According to the rescue group, Ripple was surrendered because her former owner didn’t have time for her. As a pup, she spent her days home alone, crated for as many as ten hours. Doing the math – assuming that she was first adopted when she was eight weeks old and knowing that she was surrendered to rescue at the age of 3 months – Ripple likely spent her human socialization period in isolation.
What happens when a dog is deprived of experiences during key developmental stages?
The human socialization period is a critical time in canine development that occurs between 7 wks and 12 wks of age. Lack of exposure to people, especially kids and other dogs during this period is thought to be one of the main reasons for behavior problems in dogs later on. A dog that is isolated during this stage may show lack of confidence and inappropriate reactions to non-threatening situations for the rest of its life – which is exactly what Ripple does.
What can be done to help
One of the things that Casey recommended was to use classical conditioning. This is how Pavolov got his dogs to salivate at the sound of a bell. He kept pairing the bell with food, eventually triggering the physiological reflex (salivation,) which had previously been reflex triggered by food, with the presentation of a secondary stimuli (the bell).
So, the theory is that, if every time Ripple sees another dog, we feed her something she really likes and lots of it, then someday instead of the fear reflex triggered by the sight of another dog, she’ll salivate, or feel hungry and hopefully turn to Mike or myself to satisfy that feeling. Casey called this strategy, “open bar, closed bar.” It’s something with which we’ve been having good results.
Another thing Casey suggested was to put Ripple “in park,” whenever someone comes to call or we encounter friends on walks. When those things happen, we’re supposed to stand on Ripple’s leash, and ask our friends to ignore her. When Ripple is calm I can give her treats, and perhaps even ask my friends to do so, but if she’s vocalizing, or doing her crazy-Ripple act, she gets no attention. This is a strategy that also works well, when we have our acts together enough to apply it.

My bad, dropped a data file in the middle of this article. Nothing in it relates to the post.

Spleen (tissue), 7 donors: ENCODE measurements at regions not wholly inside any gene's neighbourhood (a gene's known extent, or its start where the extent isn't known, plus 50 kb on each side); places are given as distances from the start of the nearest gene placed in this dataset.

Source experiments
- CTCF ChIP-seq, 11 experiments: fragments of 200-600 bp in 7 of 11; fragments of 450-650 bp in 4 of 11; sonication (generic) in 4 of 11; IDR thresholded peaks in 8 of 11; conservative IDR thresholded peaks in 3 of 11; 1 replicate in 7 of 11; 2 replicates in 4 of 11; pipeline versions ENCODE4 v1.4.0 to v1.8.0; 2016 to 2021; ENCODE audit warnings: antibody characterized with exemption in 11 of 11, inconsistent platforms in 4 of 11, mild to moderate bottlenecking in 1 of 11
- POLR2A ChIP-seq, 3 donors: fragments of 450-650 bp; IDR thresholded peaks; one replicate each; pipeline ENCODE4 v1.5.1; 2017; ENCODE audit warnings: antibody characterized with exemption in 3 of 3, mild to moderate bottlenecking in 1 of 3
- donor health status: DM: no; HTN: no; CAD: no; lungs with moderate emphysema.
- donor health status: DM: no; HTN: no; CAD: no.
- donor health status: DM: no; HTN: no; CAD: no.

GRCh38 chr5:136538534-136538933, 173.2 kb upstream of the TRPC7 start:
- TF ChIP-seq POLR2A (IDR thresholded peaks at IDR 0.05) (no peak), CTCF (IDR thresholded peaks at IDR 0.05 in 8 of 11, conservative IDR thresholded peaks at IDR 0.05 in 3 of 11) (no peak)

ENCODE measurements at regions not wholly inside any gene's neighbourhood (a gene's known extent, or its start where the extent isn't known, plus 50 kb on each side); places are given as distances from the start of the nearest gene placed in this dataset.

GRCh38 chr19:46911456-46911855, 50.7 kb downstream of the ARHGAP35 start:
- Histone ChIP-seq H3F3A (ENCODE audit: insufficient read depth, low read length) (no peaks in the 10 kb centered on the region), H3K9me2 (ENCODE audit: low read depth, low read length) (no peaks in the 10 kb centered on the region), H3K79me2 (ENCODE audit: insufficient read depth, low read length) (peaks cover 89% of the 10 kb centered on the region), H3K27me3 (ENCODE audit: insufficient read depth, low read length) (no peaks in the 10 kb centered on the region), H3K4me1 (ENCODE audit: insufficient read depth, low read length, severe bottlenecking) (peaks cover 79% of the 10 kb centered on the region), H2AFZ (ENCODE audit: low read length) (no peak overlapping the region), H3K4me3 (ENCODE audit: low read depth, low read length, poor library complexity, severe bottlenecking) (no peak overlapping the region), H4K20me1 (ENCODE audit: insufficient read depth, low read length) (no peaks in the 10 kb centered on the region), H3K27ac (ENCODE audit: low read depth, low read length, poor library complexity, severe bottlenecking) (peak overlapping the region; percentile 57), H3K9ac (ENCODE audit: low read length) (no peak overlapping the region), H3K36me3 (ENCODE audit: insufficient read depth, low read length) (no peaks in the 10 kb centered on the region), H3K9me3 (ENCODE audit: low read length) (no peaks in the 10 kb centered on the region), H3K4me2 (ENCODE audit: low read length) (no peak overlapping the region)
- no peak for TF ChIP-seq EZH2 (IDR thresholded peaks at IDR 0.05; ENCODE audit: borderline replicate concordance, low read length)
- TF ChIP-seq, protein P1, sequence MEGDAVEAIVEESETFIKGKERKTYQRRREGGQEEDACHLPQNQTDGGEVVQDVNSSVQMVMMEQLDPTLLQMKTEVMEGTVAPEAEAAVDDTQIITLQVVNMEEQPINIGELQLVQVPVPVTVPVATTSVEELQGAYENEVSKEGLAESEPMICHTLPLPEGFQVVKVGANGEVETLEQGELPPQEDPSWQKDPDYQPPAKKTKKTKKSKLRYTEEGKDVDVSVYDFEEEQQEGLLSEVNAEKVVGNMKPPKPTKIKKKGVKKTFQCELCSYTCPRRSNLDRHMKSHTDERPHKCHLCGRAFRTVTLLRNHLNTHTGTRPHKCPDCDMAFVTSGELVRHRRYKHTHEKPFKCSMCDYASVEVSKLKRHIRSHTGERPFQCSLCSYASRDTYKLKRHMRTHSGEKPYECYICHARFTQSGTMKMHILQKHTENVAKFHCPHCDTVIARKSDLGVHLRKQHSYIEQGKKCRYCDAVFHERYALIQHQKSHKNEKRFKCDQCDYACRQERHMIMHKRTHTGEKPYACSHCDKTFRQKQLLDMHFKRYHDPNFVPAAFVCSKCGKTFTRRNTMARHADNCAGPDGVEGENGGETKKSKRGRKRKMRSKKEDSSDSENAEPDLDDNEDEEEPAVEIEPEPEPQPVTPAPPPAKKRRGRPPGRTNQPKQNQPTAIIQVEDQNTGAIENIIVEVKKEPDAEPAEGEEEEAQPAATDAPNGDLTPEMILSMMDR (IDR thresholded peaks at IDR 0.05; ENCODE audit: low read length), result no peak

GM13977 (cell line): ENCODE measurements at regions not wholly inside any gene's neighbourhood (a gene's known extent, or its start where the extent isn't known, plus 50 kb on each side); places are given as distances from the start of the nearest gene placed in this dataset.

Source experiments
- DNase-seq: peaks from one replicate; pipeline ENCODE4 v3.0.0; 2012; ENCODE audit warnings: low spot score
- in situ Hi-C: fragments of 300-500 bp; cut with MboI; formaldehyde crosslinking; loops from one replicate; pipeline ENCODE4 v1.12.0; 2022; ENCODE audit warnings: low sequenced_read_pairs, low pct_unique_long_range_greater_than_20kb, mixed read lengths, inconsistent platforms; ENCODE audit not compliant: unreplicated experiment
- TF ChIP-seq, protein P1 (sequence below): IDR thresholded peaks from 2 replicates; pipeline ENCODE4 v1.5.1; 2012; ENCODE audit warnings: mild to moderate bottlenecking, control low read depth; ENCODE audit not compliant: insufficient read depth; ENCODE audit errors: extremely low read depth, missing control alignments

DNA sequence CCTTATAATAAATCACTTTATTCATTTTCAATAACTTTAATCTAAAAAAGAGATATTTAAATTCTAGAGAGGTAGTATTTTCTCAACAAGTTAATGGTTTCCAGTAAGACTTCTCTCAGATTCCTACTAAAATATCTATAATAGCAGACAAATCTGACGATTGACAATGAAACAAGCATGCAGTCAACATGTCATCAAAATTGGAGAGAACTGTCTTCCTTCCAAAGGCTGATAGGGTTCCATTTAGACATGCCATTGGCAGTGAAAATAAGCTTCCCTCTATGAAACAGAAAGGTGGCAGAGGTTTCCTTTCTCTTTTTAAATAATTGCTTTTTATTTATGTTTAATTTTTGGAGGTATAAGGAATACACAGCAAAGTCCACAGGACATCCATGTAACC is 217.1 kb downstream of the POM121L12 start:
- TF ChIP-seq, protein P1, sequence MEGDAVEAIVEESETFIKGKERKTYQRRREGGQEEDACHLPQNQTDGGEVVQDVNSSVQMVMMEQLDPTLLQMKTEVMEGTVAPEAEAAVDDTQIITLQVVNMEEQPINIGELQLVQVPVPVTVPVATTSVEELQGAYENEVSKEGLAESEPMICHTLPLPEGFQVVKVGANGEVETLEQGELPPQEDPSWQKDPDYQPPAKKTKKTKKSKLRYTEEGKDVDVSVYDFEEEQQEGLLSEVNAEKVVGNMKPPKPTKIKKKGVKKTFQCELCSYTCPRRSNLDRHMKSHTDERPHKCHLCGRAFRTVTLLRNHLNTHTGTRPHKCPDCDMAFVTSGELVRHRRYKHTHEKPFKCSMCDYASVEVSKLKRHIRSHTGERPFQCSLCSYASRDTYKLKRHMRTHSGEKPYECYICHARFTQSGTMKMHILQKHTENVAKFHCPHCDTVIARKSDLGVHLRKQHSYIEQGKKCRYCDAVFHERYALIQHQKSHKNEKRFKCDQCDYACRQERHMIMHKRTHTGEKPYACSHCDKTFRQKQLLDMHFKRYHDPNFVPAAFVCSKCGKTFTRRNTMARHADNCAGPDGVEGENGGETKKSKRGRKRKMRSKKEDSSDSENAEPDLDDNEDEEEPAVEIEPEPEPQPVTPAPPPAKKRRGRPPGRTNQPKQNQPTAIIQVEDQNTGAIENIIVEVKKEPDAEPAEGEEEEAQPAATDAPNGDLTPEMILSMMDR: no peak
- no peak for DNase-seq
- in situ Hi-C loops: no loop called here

A tip for prospective dog owners
For the most part, the reactive dog is a preventable outcome that results from lack of stimulation and socialization during key stages in a dogs puppyhood. If prospective dog owners understand canine development, and take steps to socialize their puppies, the pups will likely develop into a happy, well adjusted dogs. My advice, make an effort to bring your pup into the community, expose it to a variety of situations with all different kinds of people as well as other dogs. (It’s not enough that there are other dogs already in the home, puppies need to learn how to behave during novel experiences.) In this way, your dog will have a happier, less stressful life, and so will you.
BUT if you feel that your dog may be reactive, don’t panic. Involve a trainer. There are things that can be done to help, and you can still have wonderful pet
To read Casey’s report on Ripple, which includes some strategies, links to videos, and resources click the highlighted words above.
To read my interview with trainer Debbie Jacobs
about Ripple’s fearful aggression, click on her name.